The question was followed by a brief, but uncomfortable moment of silence. I was taken aback. I wasn’t ready for that kind of a question. It summoned up the deepest angst that lurked in my being, and I didn’t know just how to respond, for surely there was a “right” response.
My friendly interrogator rephrased the question a moment later: “If you were standing before Jesus right now, what would you say to Him? Why should He let you in to His heaven?”
Of course, it is God’s heaven, isn’t it? The weight of the realization that heaven was God’s domain, and I was an outsider rested with full force upon me in the next moment. How would I convince Him to let me in? How could I convince Him?
Naturally, I let loose all the things I could think of that might matter to God. I recently begun a journey. I had been through years of reckless, angry and self-destructive living, hard drinking, indulgent drug taking, and I was angry at the world (for no good reason I can now admit) … I was going nowhere fast just a short while ago, but I had changed.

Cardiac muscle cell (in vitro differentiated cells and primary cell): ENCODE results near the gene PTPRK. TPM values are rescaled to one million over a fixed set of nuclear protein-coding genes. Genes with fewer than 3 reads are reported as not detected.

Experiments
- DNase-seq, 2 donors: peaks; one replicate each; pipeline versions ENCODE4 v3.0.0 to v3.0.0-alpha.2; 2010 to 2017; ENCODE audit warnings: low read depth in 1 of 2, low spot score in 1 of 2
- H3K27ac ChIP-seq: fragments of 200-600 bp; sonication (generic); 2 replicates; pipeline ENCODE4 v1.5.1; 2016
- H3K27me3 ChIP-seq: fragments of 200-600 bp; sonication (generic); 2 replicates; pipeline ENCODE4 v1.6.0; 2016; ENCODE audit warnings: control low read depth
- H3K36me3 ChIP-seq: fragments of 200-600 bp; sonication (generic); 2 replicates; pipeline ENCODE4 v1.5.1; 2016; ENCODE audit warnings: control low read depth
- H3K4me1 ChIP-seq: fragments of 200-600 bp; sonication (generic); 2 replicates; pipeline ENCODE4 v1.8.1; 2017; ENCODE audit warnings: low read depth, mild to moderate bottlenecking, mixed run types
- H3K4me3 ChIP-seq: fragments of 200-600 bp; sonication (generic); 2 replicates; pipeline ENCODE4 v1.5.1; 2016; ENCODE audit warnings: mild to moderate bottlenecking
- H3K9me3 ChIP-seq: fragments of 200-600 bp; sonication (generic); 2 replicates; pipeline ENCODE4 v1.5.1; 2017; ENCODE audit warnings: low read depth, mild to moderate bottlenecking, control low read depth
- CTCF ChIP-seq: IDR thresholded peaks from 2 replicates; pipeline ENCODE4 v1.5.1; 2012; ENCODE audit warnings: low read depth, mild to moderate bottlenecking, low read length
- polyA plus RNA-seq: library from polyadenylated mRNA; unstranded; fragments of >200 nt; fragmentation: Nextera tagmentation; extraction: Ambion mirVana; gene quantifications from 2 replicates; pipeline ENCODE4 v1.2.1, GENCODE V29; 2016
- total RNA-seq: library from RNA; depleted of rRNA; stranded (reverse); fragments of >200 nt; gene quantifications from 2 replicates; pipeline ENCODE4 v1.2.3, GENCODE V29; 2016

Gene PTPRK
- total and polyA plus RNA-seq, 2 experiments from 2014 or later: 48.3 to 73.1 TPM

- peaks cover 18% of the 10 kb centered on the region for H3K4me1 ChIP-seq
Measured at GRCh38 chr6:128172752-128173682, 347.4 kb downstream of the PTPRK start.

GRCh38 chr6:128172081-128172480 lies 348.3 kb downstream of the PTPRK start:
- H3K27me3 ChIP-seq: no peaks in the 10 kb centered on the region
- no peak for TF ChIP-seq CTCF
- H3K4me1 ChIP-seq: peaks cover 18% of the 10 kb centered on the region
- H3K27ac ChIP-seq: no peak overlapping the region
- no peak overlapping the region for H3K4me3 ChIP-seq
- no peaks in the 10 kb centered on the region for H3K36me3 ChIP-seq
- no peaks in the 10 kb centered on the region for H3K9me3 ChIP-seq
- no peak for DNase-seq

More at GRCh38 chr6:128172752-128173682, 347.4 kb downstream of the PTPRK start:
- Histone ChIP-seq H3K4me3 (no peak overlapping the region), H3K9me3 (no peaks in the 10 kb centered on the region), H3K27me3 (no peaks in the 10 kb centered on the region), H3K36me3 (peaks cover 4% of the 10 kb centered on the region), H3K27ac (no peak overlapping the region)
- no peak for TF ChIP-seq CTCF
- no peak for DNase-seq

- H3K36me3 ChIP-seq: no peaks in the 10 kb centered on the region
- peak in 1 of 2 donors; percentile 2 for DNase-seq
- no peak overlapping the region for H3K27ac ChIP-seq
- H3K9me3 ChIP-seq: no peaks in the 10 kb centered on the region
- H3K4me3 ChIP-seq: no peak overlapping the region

The truth is that I woke up, after a series of mishaps, to the fact that my life was likely to be very short if I didn’t change course. I totaled two cars and had some other close calls. I was run over by a car in which I had been a passenger driven by a “friend” who wasn’t even old enough to drive, and we were doing something stupid and illegal. Something about all of this and having to attend school in a wheelchair gave me pause about where I was heading.
So, I changed. I made a conscious decision to go the other way. I realized at the same time that I was desperately empty inside, out of touch with real meaning in my life and determined to find it. I became a good student in my last year in high school and became a truth seeker. Genuinely.
I rapidly recalled these things to the quietly earnest man in front of me. He let me go on for a while, before he gently stepped in with the next question, the question that changed my life. He asked: “What would you say if heaven was a free gift, and you couldn’t earn it?”